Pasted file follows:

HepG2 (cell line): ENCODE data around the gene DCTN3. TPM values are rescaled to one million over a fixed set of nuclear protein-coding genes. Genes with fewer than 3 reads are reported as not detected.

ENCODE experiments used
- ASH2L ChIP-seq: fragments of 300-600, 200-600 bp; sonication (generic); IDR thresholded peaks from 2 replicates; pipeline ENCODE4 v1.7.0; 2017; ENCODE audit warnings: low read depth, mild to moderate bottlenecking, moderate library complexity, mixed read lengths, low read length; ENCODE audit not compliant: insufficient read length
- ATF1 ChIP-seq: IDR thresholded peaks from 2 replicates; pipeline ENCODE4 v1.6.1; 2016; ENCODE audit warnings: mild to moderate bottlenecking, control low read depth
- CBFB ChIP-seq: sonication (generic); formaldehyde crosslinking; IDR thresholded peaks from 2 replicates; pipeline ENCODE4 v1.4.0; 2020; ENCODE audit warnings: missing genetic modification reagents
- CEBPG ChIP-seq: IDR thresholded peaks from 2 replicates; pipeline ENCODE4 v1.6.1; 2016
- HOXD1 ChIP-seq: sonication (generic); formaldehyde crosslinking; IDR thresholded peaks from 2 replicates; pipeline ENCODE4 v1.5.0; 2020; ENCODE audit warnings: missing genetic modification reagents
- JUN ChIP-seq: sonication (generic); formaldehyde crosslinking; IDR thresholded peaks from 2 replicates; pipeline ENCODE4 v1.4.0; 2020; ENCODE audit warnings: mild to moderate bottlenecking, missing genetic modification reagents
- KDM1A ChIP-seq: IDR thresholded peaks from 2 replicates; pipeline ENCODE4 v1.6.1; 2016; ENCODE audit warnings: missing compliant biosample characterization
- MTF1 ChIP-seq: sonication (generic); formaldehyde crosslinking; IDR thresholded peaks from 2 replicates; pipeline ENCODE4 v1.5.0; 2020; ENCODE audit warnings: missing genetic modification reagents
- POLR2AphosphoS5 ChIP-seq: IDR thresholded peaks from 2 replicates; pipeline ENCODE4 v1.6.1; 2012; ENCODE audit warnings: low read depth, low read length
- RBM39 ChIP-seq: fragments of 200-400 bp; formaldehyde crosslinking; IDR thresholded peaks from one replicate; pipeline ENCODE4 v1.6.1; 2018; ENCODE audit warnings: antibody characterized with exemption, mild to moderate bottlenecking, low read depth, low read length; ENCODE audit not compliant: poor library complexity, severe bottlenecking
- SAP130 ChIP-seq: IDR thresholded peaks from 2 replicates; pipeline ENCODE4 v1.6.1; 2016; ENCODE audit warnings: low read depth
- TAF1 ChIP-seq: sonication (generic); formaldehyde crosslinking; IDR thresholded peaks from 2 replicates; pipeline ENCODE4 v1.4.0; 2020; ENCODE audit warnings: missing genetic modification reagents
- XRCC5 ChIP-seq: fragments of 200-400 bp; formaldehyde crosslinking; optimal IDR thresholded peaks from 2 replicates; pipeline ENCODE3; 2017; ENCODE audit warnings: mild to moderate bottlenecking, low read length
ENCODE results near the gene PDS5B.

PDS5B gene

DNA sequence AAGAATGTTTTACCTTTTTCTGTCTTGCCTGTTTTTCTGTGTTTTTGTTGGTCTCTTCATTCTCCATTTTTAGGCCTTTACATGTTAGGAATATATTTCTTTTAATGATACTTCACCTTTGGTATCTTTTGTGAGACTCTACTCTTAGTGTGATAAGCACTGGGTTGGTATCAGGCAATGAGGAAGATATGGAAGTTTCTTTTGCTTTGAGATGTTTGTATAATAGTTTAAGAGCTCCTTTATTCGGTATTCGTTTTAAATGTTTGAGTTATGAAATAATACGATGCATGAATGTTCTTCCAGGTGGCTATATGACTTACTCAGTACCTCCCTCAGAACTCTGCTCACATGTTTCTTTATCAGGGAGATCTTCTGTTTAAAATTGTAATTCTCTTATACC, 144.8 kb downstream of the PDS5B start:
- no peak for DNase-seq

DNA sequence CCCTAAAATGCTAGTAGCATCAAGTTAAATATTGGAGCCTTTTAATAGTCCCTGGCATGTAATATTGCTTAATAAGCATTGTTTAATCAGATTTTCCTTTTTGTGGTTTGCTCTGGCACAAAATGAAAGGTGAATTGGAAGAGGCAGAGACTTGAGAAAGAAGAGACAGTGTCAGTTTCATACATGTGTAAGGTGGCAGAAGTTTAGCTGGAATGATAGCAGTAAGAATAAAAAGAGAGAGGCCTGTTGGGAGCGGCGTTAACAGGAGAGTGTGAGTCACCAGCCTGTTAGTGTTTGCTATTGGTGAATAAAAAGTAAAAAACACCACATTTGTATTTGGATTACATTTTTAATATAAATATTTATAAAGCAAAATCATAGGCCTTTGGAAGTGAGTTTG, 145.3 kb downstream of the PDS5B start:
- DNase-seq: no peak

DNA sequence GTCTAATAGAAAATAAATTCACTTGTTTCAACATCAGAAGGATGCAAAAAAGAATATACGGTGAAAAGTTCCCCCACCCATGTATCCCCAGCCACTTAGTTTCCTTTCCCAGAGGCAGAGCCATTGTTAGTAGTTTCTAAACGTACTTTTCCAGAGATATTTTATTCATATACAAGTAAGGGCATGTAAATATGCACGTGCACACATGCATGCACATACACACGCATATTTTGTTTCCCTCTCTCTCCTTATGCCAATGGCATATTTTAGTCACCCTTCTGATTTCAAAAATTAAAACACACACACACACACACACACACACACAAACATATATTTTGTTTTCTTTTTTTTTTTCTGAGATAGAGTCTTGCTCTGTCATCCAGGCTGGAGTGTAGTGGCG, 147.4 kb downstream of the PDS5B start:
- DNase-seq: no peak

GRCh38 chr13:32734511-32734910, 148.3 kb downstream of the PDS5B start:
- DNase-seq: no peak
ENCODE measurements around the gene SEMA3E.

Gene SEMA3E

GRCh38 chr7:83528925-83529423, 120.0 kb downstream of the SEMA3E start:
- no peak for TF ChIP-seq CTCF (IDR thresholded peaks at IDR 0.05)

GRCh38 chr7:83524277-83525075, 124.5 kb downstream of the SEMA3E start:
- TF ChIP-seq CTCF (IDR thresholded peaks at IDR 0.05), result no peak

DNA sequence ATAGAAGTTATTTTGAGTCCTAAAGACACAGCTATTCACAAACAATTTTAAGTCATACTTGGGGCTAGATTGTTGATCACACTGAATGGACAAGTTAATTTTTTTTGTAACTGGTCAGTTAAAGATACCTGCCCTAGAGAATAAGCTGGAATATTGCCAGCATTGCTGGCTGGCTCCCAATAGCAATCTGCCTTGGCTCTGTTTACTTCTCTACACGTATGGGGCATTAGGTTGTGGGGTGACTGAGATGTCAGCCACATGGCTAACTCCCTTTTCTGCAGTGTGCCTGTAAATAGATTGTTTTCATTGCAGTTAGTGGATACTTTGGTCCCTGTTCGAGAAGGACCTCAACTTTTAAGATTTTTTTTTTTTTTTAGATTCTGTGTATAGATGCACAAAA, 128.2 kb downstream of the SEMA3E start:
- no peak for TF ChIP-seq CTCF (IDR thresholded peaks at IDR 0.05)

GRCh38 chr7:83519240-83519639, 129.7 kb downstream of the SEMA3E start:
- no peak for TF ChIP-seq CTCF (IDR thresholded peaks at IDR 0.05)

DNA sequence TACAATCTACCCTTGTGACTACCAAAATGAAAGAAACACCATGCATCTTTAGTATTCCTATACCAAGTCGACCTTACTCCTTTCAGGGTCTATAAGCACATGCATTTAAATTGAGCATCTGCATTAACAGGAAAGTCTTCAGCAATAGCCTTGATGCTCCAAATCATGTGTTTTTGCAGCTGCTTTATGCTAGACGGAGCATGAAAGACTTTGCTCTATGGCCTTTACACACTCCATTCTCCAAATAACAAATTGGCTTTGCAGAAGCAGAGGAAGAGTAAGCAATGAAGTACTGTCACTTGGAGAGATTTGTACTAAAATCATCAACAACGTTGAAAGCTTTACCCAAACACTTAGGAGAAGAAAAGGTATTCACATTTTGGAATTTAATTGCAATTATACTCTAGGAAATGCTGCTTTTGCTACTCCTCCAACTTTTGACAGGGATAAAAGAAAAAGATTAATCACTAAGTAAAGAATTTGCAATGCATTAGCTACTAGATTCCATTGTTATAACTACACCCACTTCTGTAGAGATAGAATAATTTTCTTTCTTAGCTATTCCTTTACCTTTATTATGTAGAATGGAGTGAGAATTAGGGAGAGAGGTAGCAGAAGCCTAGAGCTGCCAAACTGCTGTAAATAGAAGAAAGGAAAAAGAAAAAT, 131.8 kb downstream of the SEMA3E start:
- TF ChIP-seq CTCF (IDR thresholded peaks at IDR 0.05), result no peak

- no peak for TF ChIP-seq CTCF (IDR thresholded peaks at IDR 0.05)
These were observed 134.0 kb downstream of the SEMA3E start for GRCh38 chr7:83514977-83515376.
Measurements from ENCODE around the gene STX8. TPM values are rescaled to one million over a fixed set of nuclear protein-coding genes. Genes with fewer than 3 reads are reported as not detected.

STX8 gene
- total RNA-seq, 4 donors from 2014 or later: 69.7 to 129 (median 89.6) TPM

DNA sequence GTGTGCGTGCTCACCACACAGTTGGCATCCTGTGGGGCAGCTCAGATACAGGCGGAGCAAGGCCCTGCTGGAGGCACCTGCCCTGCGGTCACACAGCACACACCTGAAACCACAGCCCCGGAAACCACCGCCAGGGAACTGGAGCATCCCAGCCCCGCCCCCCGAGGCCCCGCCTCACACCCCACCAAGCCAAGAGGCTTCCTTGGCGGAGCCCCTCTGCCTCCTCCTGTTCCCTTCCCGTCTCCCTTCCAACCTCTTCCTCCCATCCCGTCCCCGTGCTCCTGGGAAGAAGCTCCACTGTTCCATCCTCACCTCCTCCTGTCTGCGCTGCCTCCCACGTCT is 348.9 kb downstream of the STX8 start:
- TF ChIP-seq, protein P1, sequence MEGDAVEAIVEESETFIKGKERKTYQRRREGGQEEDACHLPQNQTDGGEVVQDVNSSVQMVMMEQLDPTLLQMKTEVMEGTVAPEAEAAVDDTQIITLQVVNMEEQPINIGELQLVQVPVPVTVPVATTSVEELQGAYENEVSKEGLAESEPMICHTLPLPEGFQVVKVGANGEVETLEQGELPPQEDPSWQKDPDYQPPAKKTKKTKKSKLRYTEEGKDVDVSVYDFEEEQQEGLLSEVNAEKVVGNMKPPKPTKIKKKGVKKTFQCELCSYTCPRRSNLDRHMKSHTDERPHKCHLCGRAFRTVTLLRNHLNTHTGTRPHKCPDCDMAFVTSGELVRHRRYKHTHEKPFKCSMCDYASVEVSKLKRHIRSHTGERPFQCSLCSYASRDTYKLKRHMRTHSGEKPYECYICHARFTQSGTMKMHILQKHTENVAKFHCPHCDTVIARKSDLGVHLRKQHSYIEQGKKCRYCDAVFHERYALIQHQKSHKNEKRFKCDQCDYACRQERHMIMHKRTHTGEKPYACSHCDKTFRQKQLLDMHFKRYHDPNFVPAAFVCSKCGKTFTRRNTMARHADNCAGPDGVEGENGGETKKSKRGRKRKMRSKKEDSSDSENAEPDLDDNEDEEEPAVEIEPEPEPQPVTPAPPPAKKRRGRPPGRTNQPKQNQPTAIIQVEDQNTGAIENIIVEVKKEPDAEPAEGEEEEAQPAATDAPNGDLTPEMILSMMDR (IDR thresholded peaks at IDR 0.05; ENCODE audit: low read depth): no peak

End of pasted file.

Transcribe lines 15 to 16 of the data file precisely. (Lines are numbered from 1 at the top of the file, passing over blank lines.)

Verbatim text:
- XRCC5 ChIP-seq: fragments of 200-400 bp; formaldehyde crosslinking; optimal IDR thresholded peaks from 2 replicates; pipeline ENCODE3; 2017; ENCODE audit warnings: mild to moderate bottlenecking, low read length
ENCODE results near the gene PDS5B.